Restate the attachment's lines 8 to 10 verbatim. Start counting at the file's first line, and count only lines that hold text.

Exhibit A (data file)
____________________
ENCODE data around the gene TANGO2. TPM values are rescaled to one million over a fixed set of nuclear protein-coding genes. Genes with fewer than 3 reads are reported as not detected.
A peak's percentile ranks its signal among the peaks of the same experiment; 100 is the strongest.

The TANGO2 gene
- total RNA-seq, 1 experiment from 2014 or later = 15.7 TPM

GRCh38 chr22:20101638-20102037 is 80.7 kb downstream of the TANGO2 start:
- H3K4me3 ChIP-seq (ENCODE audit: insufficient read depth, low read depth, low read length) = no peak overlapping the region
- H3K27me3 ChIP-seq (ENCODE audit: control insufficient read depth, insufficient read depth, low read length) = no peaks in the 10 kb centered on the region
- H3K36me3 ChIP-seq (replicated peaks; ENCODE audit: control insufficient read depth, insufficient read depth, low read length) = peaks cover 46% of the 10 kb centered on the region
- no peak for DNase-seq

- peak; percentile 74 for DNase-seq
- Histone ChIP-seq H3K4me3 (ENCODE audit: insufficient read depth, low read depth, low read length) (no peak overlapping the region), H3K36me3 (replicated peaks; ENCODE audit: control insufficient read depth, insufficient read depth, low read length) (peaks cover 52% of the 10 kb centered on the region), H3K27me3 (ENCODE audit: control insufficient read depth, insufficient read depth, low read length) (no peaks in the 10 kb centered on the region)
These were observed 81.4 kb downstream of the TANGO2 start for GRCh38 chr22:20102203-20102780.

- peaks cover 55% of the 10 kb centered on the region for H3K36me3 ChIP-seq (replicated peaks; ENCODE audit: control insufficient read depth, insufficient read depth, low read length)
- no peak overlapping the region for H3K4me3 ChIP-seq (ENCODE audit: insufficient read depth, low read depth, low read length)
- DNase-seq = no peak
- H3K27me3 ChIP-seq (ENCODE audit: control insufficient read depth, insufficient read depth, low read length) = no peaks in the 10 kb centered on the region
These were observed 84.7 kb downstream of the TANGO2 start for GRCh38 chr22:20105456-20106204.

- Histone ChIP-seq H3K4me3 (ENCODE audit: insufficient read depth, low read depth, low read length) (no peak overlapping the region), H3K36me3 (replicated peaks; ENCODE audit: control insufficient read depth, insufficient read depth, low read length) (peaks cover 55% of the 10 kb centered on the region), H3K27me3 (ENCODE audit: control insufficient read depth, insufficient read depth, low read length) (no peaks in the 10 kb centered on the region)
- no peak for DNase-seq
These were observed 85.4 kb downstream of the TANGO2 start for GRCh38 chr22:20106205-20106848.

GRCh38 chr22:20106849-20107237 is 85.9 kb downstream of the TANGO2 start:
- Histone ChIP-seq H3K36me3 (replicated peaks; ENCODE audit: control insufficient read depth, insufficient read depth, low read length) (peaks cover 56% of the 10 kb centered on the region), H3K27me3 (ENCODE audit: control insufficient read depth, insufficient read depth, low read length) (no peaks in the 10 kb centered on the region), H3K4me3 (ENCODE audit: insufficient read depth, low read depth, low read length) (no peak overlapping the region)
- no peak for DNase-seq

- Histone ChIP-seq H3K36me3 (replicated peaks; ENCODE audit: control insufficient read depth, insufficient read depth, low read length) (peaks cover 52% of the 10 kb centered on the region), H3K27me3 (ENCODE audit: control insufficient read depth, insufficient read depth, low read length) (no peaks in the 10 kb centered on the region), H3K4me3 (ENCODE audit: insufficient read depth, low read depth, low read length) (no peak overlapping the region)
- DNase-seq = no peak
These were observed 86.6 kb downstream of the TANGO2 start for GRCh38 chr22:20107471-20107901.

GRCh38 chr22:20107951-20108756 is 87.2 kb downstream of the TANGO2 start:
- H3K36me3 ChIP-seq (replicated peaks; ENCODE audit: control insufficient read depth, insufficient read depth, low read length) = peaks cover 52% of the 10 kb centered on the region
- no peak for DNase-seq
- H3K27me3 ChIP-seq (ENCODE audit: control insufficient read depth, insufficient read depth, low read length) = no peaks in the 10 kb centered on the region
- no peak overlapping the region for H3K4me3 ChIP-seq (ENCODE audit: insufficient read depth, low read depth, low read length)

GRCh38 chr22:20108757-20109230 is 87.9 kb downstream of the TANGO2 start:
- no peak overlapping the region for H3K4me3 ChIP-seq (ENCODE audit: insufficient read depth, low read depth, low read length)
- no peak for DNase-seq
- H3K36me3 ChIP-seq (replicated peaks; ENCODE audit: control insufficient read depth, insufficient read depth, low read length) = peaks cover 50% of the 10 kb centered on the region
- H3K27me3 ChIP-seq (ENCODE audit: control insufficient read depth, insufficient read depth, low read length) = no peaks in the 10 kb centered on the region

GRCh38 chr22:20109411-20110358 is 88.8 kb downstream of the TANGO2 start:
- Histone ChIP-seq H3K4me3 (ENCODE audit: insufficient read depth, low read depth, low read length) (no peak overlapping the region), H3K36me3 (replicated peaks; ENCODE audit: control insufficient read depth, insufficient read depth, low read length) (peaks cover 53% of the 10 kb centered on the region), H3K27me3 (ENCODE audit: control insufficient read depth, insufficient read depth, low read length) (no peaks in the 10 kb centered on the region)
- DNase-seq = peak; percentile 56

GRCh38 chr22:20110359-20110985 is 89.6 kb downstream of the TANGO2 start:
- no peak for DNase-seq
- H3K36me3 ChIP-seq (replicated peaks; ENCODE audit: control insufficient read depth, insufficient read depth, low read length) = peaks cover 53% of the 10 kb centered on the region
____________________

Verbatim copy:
- H3K36me3 ChIP-seq (replicated peaks; ENCODE audit: control insufficient read depth, insufficient read depth, low read length) = peaks cover 46% of the 10 kb centered on the region
- no peak for DNase-seq

- peak; percentile 74 for DNase-seq